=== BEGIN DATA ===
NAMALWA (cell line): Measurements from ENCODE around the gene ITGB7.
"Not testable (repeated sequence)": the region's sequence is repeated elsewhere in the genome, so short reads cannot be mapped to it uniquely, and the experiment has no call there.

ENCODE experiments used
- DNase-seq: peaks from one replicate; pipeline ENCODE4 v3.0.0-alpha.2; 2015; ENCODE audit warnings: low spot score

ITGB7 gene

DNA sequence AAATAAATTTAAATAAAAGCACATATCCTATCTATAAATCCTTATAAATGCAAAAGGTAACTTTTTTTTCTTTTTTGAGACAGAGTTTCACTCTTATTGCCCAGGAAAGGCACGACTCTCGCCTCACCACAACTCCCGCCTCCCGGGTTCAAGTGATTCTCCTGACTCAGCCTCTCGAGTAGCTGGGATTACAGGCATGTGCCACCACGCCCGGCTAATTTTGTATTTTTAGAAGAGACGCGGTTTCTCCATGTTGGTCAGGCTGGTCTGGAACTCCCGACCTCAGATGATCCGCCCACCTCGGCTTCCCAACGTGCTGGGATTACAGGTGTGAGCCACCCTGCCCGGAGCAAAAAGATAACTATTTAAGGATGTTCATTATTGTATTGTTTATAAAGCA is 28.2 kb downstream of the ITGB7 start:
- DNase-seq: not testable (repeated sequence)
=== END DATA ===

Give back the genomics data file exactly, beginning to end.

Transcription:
NAMALWA (cell line): Measurements from ENCODE around the gene ITGB7.
"Not testable (repeated sequence)": the region's sequence is repeated elsewhere in the genome, so short reads cannot be mapped to it uniquely, and the experiment has no call there.

ENCODE experiments used
- DNase-seq: peaks from one replicate; pipeline ENCODE4 v3.0.0-alpha.2; 2015; ENCODE audit warnings: low spot score

ITGB7 gene

DNA sequence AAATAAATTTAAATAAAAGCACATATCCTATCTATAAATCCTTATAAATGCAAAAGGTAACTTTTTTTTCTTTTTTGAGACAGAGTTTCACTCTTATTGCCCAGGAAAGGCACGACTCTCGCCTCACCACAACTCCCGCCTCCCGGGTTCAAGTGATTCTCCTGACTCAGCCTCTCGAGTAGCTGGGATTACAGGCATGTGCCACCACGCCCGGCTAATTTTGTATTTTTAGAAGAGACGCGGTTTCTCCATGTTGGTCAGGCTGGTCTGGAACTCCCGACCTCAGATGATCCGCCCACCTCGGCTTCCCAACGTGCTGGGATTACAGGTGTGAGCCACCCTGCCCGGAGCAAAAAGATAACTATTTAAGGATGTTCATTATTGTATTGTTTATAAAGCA is 28.2 kb downstream of the ITGB7 start:
- DNase-seq: not testable (repeated sequence)